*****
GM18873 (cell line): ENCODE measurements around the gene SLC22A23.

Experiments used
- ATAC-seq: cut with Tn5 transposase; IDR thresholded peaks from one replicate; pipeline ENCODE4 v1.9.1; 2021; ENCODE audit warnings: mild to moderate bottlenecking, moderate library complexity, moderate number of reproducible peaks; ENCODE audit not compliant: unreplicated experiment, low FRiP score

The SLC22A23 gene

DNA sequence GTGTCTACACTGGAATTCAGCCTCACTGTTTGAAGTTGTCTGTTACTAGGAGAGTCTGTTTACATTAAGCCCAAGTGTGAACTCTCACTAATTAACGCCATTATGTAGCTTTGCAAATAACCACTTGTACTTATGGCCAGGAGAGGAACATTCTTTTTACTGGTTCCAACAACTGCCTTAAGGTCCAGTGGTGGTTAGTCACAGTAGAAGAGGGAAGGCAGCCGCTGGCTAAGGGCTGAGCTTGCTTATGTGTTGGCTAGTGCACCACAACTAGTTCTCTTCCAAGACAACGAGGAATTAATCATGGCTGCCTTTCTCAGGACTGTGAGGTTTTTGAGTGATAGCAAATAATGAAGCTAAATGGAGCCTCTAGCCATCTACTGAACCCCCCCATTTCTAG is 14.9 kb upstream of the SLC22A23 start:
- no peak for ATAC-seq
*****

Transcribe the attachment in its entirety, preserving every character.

GM18873 (cell line): ENCODE measurements around the gene SLC22A23.

Experiments used
- ATAC-seq: cut with Tn5 transposase; IDR thresholded peaks from one replicate; pipeline ENCODE4 v1.9.1; 2021; ENCODE audit warnings: mild to moderate bottlenecking, moderate library complexity, moderate number of reproducible peaks; ENCODE audit not compliant: unreplicated experiment, low FRiP score

The SLC22A23 gene

DNA sequence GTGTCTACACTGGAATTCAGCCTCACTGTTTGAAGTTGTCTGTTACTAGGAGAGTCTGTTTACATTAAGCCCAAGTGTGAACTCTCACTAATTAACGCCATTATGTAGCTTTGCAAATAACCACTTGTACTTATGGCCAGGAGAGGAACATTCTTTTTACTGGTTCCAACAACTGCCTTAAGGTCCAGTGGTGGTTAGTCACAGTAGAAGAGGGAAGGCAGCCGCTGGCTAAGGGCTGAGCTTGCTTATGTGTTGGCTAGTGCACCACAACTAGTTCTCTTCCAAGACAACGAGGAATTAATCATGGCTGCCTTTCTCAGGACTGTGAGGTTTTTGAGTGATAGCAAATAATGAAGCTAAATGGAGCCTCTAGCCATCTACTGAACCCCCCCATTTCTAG is 14.9 kb upstream of the SLC22A23 start:
- no peak for ATAC-seq